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Latest trend in wine writing: ‘bubble’

Here’s a link to The National Business Review (whatever that is) which carries an article on the Andrew Lloyd Webber sale of wines held at the Mandarin Oriental Hotel in Hong Kong. What tickled me was the opening statement:

In a sure sign China’s growing prosperity is reaching bubble proportions, bidders have paid top dollar in Hong Kong for part of Andrew Lloyd Webber’s vast wine collection.

Oh. I see. Well, the author (Nevil Gibson….no, I haven’t either) must be referring to the currently proposed ‘Lafite bubble’, which was of course said to be ready to burst (incorrectly, in my opinion) in December by Andy Xie, an article on which I commented here. So let’s have a look at the wines then. What vintages of Lafite, and how much? Here goes:

1990 Domaine de la Romanée Conti – a magnum for £17,460
2002 Domaine de la Romanée Conti – three bottles for £8400
1982 Chateau Petrus 1982 – a case for £48,500

The sale also included “the finest white Burgundies ever for sale in the region“.

This doesn’t smell of a “burst bubble” (of whatever) to me. Assuming it was the Chinese and not ex-pats or similar who were buying (Gibson doesn’t specify), the story here is surely:

- the Chinese are buying other Bordeaux than Lafite, for “top dollar”.
- the Chinese are looking beyond Bordeaux to Burgundy, DRC specifically, but others too.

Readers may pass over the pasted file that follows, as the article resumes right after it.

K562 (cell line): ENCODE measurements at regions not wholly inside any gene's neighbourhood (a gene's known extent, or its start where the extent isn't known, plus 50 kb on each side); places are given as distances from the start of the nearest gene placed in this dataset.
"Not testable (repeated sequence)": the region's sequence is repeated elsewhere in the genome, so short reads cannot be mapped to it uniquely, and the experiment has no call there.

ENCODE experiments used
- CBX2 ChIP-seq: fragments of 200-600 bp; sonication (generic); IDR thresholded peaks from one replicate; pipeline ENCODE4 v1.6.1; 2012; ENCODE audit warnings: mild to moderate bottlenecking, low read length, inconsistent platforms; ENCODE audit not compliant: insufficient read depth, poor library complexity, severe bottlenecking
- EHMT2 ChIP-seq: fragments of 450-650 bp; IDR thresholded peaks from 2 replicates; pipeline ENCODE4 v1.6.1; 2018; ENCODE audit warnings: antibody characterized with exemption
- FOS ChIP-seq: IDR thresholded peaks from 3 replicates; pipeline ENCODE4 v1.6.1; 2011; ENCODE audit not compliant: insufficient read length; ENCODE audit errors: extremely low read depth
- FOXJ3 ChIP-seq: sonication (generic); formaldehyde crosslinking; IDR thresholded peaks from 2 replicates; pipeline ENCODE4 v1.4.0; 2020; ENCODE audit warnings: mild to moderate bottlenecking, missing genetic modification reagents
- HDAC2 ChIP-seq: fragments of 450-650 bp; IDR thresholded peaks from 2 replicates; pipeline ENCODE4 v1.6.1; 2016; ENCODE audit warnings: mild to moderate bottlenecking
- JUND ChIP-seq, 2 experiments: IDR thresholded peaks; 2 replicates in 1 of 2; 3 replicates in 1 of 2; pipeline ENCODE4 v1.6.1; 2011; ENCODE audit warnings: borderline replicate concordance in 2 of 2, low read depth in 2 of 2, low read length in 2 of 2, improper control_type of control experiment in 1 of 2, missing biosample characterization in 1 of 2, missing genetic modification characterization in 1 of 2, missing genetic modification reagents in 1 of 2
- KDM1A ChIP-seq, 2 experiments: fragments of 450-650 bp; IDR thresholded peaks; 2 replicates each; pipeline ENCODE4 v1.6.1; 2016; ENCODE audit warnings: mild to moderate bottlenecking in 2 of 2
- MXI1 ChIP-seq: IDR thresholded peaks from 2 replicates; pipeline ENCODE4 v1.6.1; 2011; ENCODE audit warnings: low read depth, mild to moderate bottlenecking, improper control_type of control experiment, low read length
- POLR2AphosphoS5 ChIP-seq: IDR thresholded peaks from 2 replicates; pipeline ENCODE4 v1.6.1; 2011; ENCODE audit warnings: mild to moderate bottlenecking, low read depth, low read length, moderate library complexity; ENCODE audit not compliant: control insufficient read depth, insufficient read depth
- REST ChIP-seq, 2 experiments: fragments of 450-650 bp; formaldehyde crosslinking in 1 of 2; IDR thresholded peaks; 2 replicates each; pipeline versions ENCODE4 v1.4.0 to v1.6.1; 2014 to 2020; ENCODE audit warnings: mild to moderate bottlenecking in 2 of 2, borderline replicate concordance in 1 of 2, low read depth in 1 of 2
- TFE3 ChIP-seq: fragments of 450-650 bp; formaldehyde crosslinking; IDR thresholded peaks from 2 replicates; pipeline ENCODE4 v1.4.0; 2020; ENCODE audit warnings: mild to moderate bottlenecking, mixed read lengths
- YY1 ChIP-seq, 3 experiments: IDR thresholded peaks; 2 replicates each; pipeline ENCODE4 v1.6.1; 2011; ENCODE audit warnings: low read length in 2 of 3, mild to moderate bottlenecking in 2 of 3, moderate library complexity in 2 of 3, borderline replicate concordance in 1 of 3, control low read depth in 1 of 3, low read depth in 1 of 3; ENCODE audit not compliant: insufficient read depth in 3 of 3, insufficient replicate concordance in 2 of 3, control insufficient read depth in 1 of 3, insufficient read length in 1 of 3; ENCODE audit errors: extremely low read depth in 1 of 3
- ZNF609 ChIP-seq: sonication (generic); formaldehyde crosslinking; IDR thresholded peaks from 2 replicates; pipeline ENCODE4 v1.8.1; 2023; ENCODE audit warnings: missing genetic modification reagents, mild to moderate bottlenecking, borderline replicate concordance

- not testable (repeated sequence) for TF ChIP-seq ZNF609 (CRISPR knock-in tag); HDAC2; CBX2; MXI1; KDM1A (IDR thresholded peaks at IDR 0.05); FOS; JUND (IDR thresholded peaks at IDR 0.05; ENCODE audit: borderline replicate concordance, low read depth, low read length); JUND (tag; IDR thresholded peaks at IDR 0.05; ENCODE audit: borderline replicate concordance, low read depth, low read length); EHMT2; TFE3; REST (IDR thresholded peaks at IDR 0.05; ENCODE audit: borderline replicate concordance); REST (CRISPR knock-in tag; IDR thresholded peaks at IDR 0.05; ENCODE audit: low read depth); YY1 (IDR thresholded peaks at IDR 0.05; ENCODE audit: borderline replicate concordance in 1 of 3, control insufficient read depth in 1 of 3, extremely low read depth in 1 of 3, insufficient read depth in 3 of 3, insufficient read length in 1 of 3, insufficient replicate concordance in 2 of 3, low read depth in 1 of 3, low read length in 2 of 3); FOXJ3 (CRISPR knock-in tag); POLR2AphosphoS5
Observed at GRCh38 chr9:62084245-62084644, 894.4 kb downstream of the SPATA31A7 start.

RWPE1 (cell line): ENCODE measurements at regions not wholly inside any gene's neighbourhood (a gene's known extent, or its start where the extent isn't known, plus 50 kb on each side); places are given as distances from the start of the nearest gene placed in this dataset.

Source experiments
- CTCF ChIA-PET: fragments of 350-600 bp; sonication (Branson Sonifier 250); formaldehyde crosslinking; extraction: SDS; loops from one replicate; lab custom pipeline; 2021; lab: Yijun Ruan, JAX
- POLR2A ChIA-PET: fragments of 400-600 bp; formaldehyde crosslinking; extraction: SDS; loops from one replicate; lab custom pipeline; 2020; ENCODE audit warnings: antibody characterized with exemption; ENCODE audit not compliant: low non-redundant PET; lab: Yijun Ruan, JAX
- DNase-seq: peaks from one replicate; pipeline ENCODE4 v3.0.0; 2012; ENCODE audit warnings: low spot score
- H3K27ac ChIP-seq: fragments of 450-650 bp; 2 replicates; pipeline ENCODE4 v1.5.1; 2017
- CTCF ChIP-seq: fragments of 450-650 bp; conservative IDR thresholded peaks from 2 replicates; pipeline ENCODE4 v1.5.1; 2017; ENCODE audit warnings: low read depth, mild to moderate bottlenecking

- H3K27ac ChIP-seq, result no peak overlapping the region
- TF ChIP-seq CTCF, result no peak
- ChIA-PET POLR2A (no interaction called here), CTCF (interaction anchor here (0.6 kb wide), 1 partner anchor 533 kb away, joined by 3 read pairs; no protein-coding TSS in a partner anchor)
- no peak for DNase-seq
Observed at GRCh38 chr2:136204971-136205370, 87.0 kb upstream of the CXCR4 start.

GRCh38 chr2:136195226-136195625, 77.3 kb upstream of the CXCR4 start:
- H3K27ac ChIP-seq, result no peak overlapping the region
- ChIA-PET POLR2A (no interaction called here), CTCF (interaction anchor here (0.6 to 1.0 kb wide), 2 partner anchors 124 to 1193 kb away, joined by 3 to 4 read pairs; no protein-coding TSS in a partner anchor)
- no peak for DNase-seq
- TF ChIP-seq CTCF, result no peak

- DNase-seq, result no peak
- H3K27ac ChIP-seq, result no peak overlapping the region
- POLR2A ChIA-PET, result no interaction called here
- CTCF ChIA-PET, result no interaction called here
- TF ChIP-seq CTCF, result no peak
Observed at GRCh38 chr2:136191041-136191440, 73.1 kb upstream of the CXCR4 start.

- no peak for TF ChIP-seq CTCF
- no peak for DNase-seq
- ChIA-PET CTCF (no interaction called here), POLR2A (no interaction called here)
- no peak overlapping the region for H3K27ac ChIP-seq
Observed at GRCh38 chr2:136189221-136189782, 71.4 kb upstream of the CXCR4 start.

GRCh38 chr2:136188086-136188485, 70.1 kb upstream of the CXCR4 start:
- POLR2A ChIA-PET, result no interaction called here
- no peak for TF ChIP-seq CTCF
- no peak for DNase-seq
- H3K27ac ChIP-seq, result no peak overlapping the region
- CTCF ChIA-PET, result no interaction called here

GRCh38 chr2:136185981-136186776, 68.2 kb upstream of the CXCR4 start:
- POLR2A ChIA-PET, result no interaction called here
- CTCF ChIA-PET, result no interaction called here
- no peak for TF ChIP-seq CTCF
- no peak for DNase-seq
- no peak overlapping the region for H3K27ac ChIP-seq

- ALW has wisely sold off lots of risky white Burgundy. He must know his wine, after all. Maybe.

Looks more like a widening of China’s appetite for expensive wine, than a burst bubble, to me.

One Response to “Latest trend in wine writing: ‘bubble’”

  1. I absolutely agree! I do not want to comment on whether or not it is a “bubble” per se, because I’m not an economist, and even the brightest economists can hardly predict that when the ever so controversial China is involved (no offense to China, I’m from China actually…). People have been debating on whether or not the country right now has experienced an over-heated economy, especially regarding the possible “housing bubble”. But my take is that there are 1.4 billion Chinese people who are getting more affluent by day, and they would need roofs over their heads right? Now the situation is, they not only need just any roofs, nice roofs are what they are looking for. So long as they need a place to live, the so-called “housing bubble” is highly unlikely to burst!
    By the same token, as people have more disposable income nowadays in China, they are going to start drinking more wine – nice wines too! With the current trend in consumer spending, its rapidly reshaping culture as well as people’s mentality in general, which I can stake my reputation to it based on my acquaintance with the country who born and raised me, I will assure you that the same trend in wine will continue. Well, I take that back: we are not even quite as far as “continue” yet, this is only the beginning… So long as people need nice wines to make their meals more pretentious and fine bottles to make their cellar-display more ostentatious (oh gosh I wish I didn’t just say that…), the so-called “Lafite bubble”, or “Bordeaux bubble”, or even “wine bubble” in general will never burst!
    We have 1.4 billion Chinese people to underwrite that insurance now don’t we ;-) ? Well, just a little disclaimer: I’m not trying to be an extremist here. Everything needs a balance. Prices keep rising, but there’s got to be a point where it needs to taper off right? The “bubble” will have to burst at some point in time, won’t it? When will that be and at what price index will that catastrophic event occur? We’ll have to leave it all up to our ingenious economists to make the call now won’t we eh? But one thing I know for sure is that we are not quite at the equilibrium point yet as of right now. But as far as the price point dropping, I’m sorry but I really don’t see that happening…